Australia’s tax law system is administered by the Australian Tax Office (ATO). It generally works on a self-assessment model where the ATO accepts the claims you make in your tax return or activity statement, usually without adjustment, then it works out, or assesses, your tax liability. The ATO then has the power to check compliance through a review or audit. When you have a self-assessment model, it is inevitable that disputes will arise between taxpayers and the ATO. This is especially so when the taxing acts and regulations are complemented by many rulings, determinations and practice statements.
Let’s start with an example – you are selling a business. The contract contains a provision that the sale is the “sale of a going concern” which does not attract GST. You complete the sale believing that it qualifies as the “sale of a going concern” but the ATO subsequently conducts a review or audit and decides that the sale did not qualify as a “sale of a going concern” and requires you to remit GST on the sale price. What can you do?
Firstly, the ATO has an internal review process that you can use if you disagree with a decision that has been made about your tax affairs. This involves the decision being reviewed by an ATO officer not involved in the original decision. Secondly, if you are not satisfied with the outcome of the internal review you may have a right to apply to the Administrative Appeals Tribunal (AAT) or the Federal Court for an external review. The AAT and Federal Court work differently. Our tax lawyers Perth can advise you on those differences so you can make an informed decision about whether to seek an external review in the AAT or the Federal Court.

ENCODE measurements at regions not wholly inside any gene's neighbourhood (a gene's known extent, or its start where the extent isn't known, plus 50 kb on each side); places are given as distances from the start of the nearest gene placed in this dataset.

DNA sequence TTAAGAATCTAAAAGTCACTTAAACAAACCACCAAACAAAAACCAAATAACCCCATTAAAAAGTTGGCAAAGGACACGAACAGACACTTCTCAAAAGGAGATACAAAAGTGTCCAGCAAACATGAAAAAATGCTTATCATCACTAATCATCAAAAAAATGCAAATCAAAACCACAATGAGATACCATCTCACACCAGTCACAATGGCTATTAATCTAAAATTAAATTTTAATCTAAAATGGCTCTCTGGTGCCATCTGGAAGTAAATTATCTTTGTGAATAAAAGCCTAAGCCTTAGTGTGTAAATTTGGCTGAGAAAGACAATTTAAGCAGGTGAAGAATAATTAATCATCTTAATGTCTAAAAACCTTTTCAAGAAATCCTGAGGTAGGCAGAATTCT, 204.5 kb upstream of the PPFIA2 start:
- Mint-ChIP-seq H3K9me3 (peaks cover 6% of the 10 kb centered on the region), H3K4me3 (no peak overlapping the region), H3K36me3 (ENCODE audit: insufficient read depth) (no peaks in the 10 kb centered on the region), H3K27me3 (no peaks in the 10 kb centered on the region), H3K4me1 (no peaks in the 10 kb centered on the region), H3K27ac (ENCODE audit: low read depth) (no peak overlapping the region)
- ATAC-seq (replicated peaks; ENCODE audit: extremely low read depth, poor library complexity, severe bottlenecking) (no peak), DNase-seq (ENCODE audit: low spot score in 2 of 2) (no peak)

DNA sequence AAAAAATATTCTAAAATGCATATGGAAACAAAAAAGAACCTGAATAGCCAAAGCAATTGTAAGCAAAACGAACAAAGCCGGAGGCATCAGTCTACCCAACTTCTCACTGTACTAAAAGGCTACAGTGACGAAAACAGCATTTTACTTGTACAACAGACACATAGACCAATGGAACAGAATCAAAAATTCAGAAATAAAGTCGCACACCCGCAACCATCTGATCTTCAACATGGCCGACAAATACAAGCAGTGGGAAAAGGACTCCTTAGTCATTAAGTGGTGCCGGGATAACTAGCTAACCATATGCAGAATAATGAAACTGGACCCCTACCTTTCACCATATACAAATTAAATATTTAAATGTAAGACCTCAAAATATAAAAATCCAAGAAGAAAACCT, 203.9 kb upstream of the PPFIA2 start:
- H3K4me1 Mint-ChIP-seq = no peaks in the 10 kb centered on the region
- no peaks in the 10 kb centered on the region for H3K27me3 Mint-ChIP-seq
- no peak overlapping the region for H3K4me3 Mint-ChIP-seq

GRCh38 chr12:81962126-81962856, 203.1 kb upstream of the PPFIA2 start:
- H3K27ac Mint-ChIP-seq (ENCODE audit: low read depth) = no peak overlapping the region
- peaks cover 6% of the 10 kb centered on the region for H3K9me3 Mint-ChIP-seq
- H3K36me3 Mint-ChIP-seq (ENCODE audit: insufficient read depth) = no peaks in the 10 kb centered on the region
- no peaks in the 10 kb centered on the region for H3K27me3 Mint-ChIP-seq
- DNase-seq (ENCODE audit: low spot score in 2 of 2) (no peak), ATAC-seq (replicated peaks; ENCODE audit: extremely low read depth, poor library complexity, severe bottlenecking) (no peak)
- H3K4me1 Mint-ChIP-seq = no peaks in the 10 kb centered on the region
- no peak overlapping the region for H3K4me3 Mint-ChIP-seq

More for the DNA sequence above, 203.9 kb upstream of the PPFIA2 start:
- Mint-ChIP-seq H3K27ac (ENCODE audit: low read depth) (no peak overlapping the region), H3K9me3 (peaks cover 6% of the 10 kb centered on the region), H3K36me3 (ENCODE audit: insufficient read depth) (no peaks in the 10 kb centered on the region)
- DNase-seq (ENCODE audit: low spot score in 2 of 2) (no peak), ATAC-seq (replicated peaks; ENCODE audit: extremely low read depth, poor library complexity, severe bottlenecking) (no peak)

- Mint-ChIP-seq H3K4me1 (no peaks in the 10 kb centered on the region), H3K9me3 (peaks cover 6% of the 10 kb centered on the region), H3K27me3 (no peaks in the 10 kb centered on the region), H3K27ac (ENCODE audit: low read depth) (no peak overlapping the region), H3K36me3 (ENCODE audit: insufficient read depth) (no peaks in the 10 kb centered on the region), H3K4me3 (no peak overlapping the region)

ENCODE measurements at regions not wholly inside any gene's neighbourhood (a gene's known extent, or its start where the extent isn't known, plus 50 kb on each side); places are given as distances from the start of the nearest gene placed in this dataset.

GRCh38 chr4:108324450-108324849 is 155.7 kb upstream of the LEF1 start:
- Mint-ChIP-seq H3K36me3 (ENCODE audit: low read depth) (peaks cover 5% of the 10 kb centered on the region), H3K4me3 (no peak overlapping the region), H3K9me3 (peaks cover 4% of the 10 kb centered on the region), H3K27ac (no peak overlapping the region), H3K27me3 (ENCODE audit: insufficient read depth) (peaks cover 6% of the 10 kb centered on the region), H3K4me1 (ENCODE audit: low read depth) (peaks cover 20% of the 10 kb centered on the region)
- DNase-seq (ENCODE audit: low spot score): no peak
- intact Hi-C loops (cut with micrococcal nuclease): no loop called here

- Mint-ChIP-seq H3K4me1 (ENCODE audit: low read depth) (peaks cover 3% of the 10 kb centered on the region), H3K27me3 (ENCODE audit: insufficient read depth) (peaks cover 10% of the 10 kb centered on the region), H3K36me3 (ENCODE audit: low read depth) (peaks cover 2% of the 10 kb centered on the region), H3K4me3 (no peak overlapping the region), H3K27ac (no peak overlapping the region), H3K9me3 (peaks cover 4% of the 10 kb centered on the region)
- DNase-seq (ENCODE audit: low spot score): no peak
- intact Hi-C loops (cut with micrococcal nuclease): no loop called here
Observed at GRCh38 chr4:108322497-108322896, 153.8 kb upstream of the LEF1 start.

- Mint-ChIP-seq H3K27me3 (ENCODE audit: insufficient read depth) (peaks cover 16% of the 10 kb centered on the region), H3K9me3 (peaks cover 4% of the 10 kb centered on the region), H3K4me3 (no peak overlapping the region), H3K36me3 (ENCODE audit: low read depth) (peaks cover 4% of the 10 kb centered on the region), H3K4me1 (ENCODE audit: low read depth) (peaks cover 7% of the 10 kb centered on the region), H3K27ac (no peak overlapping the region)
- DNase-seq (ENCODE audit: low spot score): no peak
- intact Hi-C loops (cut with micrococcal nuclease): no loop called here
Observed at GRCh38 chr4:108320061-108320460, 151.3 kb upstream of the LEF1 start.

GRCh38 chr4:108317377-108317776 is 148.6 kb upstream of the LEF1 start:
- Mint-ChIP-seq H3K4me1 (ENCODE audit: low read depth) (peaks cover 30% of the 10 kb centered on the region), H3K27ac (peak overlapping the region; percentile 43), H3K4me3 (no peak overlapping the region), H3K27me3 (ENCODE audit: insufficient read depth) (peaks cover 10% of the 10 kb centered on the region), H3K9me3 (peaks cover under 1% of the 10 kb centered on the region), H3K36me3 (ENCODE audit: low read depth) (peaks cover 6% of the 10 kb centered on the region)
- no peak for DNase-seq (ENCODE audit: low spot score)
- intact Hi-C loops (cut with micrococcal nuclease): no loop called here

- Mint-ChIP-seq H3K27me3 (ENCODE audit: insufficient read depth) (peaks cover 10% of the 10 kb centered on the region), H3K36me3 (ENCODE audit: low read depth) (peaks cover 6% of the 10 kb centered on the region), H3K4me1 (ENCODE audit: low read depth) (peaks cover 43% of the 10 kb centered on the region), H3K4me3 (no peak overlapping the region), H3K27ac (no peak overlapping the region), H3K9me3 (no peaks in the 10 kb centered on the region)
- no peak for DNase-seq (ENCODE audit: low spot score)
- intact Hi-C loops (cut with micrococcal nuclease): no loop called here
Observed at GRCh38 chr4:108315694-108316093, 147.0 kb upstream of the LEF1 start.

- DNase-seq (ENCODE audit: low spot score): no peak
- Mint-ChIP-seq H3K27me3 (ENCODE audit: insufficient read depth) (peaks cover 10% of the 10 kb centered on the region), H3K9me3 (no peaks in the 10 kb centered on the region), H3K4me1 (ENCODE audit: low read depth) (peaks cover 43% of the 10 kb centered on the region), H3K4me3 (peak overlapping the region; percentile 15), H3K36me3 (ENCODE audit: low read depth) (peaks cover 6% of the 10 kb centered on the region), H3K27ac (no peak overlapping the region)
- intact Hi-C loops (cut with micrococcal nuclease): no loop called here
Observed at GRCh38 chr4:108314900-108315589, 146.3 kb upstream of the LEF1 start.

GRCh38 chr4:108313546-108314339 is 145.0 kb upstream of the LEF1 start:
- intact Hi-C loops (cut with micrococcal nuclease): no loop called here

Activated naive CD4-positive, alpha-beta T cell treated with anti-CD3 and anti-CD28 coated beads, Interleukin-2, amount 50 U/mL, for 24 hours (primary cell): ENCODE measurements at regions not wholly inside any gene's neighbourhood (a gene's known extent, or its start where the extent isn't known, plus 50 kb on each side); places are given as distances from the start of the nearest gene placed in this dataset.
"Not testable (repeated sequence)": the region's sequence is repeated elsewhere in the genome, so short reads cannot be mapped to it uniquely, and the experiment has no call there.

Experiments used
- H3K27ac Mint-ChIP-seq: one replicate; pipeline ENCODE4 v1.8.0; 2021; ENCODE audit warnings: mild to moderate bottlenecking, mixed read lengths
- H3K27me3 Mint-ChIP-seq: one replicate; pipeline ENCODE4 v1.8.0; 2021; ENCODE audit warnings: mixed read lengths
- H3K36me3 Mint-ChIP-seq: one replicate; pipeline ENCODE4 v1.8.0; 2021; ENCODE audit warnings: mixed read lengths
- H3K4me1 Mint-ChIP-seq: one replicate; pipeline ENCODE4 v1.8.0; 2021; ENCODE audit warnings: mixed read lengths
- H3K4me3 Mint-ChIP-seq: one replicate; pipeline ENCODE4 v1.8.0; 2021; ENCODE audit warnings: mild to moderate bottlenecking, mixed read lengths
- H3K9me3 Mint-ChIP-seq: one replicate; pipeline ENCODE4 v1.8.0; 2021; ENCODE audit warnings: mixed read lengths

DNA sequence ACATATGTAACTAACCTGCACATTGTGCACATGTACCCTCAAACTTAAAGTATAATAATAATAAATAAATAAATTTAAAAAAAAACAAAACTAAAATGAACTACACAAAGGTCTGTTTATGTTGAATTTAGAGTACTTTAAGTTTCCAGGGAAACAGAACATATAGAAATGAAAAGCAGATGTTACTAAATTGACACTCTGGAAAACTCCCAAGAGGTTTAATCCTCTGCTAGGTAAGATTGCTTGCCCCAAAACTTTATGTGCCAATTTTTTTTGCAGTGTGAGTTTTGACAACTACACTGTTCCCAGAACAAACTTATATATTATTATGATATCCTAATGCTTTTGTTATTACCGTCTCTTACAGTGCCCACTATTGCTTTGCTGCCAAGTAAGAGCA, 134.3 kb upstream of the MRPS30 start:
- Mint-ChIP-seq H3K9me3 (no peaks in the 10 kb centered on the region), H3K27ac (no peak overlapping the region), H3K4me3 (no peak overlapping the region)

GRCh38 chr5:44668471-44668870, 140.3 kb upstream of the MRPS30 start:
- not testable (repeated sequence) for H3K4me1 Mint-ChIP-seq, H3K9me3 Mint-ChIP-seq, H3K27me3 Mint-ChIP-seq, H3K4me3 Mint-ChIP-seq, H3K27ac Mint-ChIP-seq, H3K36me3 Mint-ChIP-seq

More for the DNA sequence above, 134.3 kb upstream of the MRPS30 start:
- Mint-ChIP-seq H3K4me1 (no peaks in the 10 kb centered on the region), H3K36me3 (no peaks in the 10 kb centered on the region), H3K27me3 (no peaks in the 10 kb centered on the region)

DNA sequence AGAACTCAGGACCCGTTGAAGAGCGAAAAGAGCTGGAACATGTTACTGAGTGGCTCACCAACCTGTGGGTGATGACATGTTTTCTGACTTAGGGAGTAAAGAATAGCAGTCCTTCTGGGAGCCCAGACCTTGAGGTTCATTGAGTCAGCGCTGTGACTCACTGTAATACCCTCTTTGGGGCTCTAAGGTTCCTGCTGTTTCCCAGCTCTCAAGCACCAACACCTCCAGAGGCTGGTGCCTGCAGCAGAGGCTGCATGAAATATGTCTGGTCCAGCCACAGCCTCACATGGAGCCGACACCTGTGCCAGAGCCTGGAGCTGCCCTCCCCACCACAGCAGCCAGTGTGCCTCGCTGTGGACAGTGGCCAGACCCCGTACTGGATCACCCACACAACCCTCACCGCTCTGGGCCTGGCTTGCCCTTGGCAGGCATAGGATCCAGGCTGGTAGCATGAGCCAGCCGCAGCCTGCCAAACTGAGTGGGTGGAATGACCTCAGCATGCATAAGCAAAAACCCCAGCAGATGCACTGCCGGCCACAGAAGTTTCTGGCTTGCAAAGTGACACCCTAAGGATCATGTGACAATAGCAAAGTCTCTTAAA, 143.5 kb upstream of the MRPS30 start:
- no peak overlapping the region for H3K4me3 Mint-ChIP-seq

Paul Fletcher is a particularly experienced tax lawyer. Paul initially worked at the ATO and has since acted for clients in numerous tax disputes with the ATO, including internal and external review stages. Paul has a detailed understanding of the taxing regime and a proven track record of obtaining successful outcomes for clients. He has recently assisted clients with disputes with the ATO in relation to:
- the applicability of the GST margin scheme to particular land transactions
- the deductibility of certain business expenses
- the deductibility of donations to a religious organisation
When the ATO issues amended assessments, it is not uncommon for the ATO to impose administrative penalties and/or a General Interest Charge (GIC). Even if you are not successful in having the decision overturned, there may be grounds for you to seek a remission of those administrative penalties and/or GIC. Our tax lawyers Perth can advise you as to whether any such grounds exist and assist you to make any necessary submissions to the ATO. We can also advise you about the applicability of the safe harbour provisions where you have relied on a tax agent to prepare your return.